It being Jackie’s birthday, I can now reveal the nature of the present bought in Wickham’s antiques centre last month. It is a bronze Japanese vase from the Meiji period (mid-nineteenth to early twentieth century). Gold and silver inlay depicts a splendid cockerel with an incredibly long tail perched on a branch of cherry blossom. This is a most elegant piece with which Jackie is delighted and which has the approval of my Japanese friend Rie Sug. En route to Morden Hall Park for my daily ramble, in the middle of Cedar Close, waiting to join a traffic jam in Links Avenue, was a car the driver of which was eating something she was scooping from a tub. Well, ‘why not?’, I thought, then remembered a scene from twenty-odd years ago. I was in a traffic jam driving down Park Lane. Every so often I would lean to my left and bend over the empty passenger seat. My slow trip down this thoroughfare on the edge of Hyde Park was punctuated by flashing headlights from the car behind. It didn’t seem particularly significant to me, although I was a bit puzzled. When I arrived at my Westminster destination to meet my friend Ann, she greeted me with: ‘Get the crossword done then?’. She had been the following driver. Although she could not actually see what I was doing, she knew me well enough….
As I saw the Jubilee bunting blooming all over Morden, much being put up by Asian shopkeepers, I recollected that morning in 1952 when we witnessed the dragon’s tears. Miss Bryant was an extremely fearsome headmistress. Hitherto the only tears associated with her were those of pupils who were in for it. The cane was, of course, wielded in those days. You did not want to be sent to Miss Bryant. This time, Miss Bryant came to us. That in itself was an event, as she toured the school with the dreadful news. This calm, contained, diminutive, yet terrifying woman burst into our classroom in tears to announce: ‘The king is dead!’. I can assure you there is no more effective way to imprint an image for life on a child’s memory. It is a sobering thought that most people alive today have known no other UK monarch than Queen Elizabeth II.
Passing the Civic Centre and arriving outside Iceland I was presented with the sight of a young woman wearing flesh-coloured tights, no knickers, and a short t-shirt, bending over a buggy. It was only after I had done a double-take and taken my eyes off her backside that I noticed a woman in a yashmak standing nearby. I have often wondered what goes through the minds of women such as each of these when encountering the others. There is much evidence of such differences in London in modern summers.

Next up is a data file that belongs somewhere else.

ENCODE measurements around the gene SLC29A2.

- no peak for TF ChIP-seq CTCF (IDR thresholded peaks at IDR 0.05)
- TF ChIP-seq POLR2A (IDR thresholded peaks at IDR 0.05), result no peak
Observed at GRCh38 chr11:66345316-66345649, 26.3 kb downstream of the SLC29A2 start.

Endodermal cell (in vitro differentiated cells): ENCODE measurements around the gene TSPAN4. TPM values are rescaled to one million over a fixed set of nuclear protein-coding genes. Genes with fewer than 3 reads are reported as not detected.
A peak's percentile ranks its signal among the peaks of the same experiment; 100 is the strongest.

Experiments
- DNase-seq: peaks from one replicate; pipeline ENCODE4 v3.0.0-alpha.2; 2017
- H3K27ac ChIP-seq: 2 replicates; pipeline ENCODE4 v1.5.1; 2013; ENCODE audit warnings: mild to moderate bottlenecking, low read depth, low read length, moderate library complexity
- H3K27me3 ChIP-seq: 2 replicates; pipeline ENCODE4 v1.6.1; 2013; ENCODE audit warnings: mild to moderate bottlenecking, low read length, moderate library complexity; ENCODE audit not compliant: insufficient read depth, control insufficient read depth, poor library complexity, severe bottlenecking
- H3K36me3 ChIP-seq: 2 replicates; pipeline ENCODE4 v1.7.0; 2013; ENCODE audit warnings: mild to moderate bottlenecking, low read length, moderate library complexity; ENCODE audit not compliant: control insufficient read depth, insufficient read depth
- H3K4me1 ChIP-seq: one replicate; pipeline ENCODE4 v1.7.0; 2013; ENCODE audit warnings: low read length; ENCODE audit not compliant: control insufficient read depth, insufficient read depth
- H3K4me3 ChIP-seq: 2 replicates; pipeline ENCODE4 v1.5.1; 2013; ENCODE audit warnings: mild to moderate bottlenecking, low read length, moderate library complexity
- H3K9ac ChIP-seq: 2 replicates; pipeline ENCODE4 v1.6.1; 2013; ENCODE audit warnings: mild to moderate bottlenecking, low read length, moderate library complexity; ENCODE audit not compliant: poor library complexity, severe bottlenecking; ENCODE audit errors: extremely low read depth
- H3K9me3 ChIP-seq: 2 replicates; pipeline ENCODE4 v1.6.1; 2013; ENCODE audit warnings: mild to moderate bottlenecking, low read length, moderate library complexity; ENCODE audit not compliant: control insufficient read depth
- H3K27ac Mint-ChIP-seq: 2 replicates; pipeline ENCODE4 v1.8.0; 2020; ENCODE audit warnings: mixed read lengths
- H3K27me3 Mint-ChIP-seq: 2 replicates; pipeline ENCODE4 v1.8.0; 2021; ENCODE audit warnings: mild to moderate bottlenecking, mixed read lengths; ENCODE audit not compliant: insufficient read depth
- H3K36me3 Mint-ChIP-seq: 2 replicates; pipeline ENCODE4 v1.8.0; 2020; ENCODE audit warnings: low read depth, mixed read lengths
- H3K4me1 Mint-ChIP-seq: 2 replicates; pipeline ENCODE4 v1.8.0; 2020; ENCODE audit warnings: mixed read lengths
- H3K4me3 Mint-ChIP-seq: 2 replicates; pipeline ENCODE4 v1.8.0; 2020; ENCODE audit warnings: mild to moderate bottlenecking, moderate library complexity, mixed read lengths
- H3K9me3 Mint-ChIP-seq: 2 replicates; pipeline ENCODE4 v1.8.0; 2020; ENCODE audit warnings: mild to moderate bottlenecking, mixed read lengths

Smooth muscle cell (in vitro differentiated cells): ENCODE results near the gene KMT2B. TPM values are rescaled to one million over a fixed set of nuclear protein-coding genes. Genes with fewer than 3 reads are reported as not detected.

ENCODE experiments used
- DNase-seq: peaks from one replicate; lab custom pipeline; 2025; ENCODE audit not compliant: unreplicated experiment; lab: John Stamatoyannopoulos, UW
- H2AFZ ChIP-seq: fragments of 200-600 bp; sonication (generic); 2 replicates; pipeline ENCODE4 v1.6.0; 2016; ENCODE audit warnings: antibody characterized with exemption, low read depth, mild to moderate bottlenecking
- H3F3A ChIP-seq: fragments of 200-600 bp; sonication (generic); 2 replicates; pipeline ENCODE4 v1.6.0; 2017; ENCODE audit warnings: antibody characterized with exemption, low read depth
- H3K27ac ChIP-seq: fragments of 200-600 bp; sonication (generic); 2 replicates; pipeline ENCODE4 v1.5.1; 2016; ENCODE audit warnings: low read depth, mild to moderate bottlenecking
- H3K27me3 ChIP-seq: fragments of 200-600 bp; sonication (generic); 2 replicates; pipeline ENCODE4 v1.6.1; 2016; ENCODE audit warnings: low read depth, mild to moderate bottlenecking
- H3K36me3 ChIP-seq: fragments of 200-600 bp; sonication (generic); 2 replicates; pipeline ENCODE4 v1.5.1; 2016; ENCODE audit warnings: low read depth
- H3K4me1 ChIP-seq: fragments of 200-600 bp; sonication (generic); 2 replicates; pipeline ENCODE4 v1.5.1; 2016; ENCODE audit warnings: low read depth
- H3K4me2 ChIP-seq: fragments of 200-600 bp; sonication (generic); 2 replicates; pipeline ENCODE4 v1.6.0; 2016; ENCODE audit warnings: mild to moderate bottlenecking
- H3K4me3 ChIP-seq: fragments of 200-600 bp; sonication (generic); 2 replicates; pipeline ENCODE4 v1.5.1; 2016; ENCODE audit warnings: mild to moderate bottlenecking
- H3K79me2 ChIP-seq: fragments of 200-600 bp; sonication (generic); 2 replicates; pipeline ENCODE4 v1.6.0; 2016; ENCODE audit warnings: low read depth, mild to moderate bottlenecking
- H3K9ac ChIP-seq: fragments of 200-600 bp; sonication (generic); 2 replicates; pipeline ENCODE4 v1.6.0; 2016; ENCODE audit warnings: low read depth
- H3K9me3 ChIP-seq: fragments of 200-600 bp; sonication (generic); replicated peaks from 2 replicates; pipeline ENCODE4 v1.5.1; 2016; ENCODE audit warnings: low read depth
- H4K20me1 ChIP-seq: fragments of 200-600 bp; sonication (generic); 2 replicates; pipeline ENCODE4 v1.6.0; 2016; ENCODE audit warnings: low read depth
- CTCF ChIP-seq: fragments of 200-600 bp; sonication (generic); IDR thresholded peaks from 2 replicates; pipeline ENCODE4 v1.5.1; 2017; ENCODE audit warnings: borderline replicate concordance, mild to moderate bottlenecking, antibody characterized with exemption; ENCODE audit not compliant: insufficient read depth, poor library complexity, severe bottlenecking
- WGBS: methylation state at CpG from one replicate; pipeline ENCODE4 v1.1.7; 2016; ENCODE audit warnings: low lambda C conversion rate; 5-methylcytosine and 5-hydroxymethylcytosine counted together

In the park itself roses are now in bloom and the aroma of horse manure has subsided. At one of the footpath junctions I met a man standing with a dog chain around his shoulders looking nowhere in particular. I asked him if he had lost his charge. ‘No’, he said, ‘she takes her time these days, she’s 87 in our years’. A large, labouring, nondescript, dog soon came painfully into view making her way along the path. There ensued a conversation about joints, those of dogs and humans. I mentioned that my mother had had a hip replacement when the same age as the rather disabled dog is now. This opened the way for him to express his worry about whether he would need one, and me my pleasure at my recovery from mine. What we had been able to do in what my son Sam would call our ‘able-bodied’ years, and can now no longer achieve. It comes to us all.
I finish this post having consumed a bottle of excellent Malbec at the Buenos Aires Argentinian steakhouse at the bottom of Wimbledon Hill Road. Jackie had an Argentinian beer which I might have remembered at the beginning of the evening but which currently escapes me. We also had meals. I enjoyed a steak such as to put me off ever ordering one anywhere else. It was as good as the last I had eaten there, on St. Valentine’s Day. Jackie had an equally enjoyable lamb dish. The starters and sweets were of similar quality. Fortunately it was Jackie who sampled the small bowl of tiny magenta coloured flakes which turned out to be salt. From our window seat, opposite a modern block housing nothing but a row of classy estate agents, we could observe Wimbledon’s decidedly cosmopolitan population walking up and down the hill. We had some sympathy for the man who had to walk in and out of the restaurant five times to satisfy his nicotine craving. We finished off the evening driving to sit outside 18 Bernard Gardens where we had first got together in 1965.